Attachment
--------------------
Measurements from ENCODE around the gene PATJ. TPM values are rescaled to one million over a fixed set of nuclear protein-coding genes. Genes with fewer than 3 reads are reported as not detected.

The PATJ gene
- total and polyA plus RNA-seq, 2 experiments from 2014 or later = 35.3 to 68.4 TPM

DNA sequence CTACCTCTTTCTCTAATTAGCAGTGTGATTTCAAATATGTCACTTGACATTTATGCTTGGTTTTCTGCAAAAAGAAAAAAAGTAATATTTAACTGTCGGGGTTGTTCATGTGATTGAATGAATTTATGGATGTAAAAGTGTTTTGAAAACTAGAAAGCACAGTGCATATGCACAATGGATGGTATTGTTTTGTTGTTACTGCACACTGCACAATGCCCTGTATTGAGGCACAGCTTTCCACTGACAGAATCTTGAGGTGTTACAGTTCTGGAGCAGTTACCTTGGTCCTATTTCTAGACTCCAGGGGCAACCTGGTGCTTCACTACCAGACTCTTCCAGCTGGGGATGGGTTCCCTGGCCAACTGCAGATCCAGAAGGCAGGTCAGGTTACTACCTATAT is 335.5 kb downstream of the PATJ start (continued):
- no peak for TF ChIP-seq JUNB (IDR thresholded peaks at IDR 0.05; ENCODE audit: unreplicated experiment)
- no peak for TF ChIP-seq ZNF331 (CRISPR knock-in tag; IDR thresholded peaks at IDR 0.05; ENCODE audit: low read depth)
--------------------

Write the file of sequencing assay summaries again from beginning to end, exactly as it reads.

Measurements from ENCODE around the gene PATJ. TPM values are rescaled to one million over a fixed set of nuclear protein-coding genes. Genes with fewer than 3 reads are reported as not detected.

The PATJ gene
- total and polyA plus RNA-seq, 2 experiments from 2014 or later = 35.3 to 68.4 TPM

DNA sequence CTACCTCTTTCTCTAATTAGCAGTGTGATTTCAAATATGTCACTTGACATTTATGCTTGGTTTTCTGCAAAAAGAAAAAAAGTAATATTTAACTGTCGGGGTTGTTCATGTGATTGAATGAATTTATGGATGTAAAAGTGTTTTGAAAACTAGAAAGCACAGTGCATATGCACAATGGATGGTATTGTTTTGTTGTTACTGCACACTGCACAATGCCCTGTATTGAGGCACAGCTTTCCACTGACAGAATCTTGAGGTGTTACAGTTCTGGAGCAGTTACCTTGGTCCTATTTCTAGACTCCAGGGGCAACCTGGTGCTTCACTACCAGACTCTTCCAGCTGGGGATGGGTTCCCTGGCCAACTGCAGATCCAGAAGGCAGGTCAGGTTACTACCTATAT is 335.5 kb downstream of the PATJ start (continued):
- no peak for TF ChIP-seq JUNB (IDR thresholded peaks at IDR 0.05; ENCODE audit: unreplicated experiment)
- no peak for TF ChIP-seq ZNF331 (CRISPR knock-in tag; IDR thresholded peaks at IDR 0.05; ENCODE audit: low read depth)